The third day of Lockn’ was another beautiful day with warm summer sunshine peeking out occasionally through welcome waves of high clouds. Day three of the festival featured more bands than Friday, with only Widespread Panic and Joe Russo’s Almost Dead playing extended jam sessions. The day started early out in the forest with a 10 am wake-up set by keyboard player Holly Bowling at the Terrapin Station stage.
By the time the music finished up at the Relix stage in the late afternoon, a large crowd had already gathered for the final set by Pigeons Playing Ping Pong. The Baltimore jam band took advantage of an extended set to play some covers like Psycho Killer by The Talking Heads. The extra time came from the only no-show band at the festival this year, The Suffers. The unfortunate Houston based group lived up to their band name stuck in the devastation of Hurricane Harvey.
Many concert goers had already made it to the main stage to set up all manner of chairs umbrellas and beach blankets long before Keller Williams opened there at 4 PM. The main stage played the entire days set from the Relix stage live on the giant LED video monitors and played the sound through the PA so many fans could lounge watching the action without having to move across to the smaller cramped stage. The feed was broadcast live on the web with a link to a charity for those injured in the Charlottesville demonstrations. Williams has become a mainstay of Lockn’, but this was his first year as a main stage act. The one-man band turned in a brilliant 90-minute set. Williams creates live loops of multiple instruments through the performance, drawing from a whole host of musical genres. But he made each song his own with his unique vocals and quirky lyrics.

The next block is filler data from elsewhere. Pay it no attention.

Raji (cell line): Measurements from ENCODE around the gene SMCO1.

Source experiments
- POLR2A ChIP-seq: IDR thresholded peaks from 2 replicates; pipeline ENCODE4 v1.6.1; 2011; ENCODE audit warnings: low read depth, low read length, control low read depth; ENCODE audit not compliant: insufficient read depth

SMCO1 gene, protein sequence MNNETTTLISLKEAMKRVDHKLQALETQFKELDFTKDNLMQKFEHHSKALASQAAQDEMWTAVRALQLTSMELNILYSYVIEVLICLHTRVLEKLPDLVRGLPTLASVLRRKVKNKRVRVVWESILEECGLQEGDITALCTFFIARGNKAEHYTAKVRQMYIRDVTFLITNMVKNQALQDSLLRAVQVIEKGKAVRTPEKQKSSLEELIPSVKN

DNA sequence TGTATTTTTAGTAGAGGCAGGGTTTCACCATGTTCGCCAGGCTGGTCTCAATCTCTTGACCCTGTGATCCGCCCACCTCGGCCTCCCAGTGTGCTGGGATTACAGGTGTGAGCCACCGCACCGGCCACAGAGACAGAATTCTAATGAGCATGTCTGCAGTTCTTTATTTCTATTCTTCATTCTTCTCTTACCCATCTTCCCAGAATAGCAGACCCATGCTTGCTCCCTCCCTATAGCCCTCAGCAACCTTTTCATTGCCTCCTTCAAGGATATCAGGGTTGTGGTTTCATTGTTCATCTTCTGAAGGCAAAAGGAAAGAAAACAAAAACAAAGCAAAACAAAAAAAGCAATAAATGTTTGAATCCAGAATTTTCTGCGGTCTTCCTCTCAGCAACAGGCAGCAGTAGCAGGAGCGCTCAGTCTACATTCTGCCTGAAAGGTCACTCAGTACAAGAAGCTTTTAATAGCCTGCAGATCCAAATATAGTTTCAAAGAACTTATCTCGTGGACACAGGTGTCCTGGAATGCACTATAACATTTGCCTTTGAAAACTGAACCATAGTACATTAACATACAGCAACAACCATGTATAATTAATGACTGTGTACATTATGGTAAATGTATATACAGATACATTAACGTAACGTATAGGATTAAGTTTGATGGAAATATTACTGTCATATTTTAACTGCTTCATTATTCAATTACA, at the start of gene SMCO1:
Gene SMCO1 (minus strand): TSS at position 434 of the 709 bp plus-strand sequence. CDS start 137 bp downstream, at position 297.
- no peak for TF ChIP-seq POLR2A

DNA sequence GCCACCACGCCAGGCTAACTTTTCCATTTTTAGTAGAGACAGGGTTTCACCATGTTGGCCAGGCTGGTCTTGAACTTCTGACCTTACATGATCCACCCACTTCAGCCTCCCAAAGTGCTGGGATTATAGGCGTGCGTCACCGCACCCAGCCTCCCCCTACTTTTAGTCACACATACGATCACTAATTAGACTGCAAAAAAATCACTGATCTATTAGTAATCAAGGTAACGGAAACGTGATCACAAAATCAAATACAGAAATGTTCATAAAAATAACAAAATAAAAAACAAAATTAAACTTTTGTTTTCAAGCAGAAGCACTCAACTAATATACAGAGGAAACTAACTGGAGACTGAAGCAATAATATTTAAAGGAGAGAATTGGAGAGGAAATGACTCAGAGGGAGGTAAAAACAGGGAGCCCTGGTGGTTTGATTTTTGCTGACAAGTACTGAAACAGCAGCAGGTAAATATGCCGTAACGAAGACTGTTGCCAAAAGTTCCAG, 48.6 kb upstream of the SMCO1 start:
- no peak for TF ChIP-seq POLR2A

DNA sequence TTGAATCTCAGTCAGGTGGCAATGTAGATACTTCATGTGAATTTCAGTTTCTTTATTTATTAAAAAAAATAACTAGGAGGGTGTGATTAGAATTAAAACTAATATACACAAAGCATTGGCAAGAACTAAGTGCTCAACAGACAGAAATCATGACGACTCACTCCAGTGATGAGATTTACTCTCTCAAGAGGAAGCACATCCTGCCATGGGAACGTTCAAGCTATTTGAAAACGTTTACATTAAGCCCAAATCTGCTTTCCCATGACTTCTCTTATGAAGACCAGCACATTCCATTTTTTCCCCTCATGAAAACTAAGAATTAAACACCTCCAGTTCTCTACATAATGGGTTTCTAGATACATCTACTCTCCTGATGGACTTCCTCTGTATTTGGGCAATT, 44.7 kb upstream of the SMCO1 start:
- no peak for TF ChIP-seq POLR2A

The music switched to authentic Bluegrass with the next band to play Greensky Bluegrass. The group strummed their way into the hearts of an ever-growing audience, with extraordinary picking skills on multiple jams. By the time the band ended the set with a cover of Bruce Springsteen’s Atlantic City, the whole crowd seemed to be dancing and clapping.
The main stage took a more hard-edged rock turn next when Australian jam rockers, the John Butler Trio took the stage. The raw energy of this band kept the crowd alive as the sun set brilliantly into the passing clouds.
As evening fell, one of the most highly anticipated moments came when John Fogerty took the stage to lead his brilliant band in an extended set full of Creedence Clearwater classics. The 72-year-old rock icon played and sang perfectly, like a man half his age. The set included sing along classics like Who’ll Stop The Rain, Looking Out My Back Door, and The Midnight Special. By the time wrapped up his 20 songs set with Fortunate Son, the crowd basin ecstasy scramming for more. Fogerty obliged with one of the only encores of the night, playing two more Creedence classics Bad Moon Rising and Proud Mary. Perhaps the only let down was that he did not return to jam with anyone else at the festival.
Fogerty shouted out to the final band of the night on the main stage Widespread Panic, a group that he has collaborated with in the past. Widespread turned in a classic two-hour jam set. The band pleased the crowd with the mostly older material. But it was too bad that Fogerty did not sit in with the band like he had done at Lockn' 4 years prior.
Just when it looked like it would be a day without collaborations along came the late-night set for the second night in a row by Joe Russo’s Almost Dead on the Relix stage. By the third song, Bob Weir was on stage jamming with the band, with which he is so closely associated. The set included Black Throated Wind, Good Lovin', and Jack Straw. What a way to end the early morning!